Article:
Our previous studies established a simple step-wise differentiation protocol, in which we differentiated hPSCs in monolayers supplemented with PDGF-BB and TGF-β1, resulting in highly purified cultures of SMLCs.5,24 The current study ultimately aimed to mature these SMLCs to contractile phenotype vSMCs. Two principal strategies for the maturation of SMLCs (Day 12 of differentiation) were examined: continuous culture in differentiation medium and the effect of deprivation of serum and growth factors during the culture period. The molecular analysis of ECM, cytoskeleton, and contractile proteins enabled the monitoring of the various stages of the maturation process. The aortic vSMC line, which exhibited high expression levels of the contractile proteins, was chosen as the control for mature human vSMCs (Supplementary material online, Figure S1).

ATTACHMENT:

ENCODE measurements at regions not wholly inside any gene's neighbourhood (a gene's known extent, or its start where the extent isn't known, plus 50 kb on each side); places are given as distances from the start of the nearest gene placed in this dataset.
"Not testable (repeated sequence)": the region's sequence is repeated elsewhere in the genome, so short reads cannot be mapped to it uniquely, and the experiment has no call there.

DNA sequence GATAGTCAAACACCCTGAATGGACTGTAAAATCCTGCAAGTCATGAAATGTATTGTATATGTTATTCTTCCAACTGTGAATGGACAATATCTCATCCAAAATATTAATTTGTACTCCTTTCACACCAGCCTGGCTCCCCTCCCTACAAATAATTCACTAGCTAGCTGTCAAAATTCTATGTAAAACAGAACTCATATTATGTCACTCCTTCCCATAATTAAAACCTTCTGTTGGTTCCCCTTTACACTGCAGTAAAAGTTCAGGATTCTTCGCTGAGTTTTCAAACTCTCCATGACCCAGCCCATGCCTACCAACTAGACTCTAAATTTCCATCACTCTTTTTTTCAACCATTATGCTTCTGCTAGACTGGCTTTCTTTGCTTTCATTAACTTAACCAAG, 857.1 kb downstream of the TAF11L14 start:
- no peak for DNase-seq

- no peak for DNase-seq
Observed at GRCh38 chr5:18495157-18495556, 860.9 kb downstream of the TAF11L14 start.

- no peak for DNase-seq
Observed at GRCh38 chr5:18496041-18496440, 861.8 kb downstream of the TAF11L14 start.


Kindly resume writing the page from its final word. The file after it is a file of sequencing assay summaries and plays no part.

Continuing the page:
In the first stage, we examined the effect of long-term culture using the differentiation medium. SMLCs (Day 12 of differentiation) were cultured for an additional 18 days in differentiation medium containing 10% serum, 10 ng/mL PDGF-BB, and 1 ng/mL TGF-β1. Interestingly, the 30-day differentiated cells took on a synthetic vSMC (Syn-vSMC) phenotype compared with SMLCs, including (i) a decrease in calponin mRNA expression, no significant difference in SMA and SM22 mRNA expression, and a decrease in the mRNA expression of SMMHC (Figure 1A and B); (ii) an increased expression and production of collagen I and fibronectin and a decreased expression of elastin (Figure 1C and D); (iii) and an increased expression of membrane type 1 matrix metalloproteinase (MT1-MMP), MMP1, and MMP2 (Figure 1E). These data proved consistent among the different hPSC lines examined. Because it was suggested that PDGF-BB interferes with vSMC maturation,31–34 we attempted to induce maturation by the exposure of Day 12 differentiated SMLCs to TGF-β1 or to no growth factors at all. We found some detectable increase in the expression of SMMHC and elastin, especially when no growth factors were added (Supplementary material online, Figure S2). Although these culture conditions did not induce significantly improved contractility, they suggest that a lessening of signalling activation may induce contractile maturation.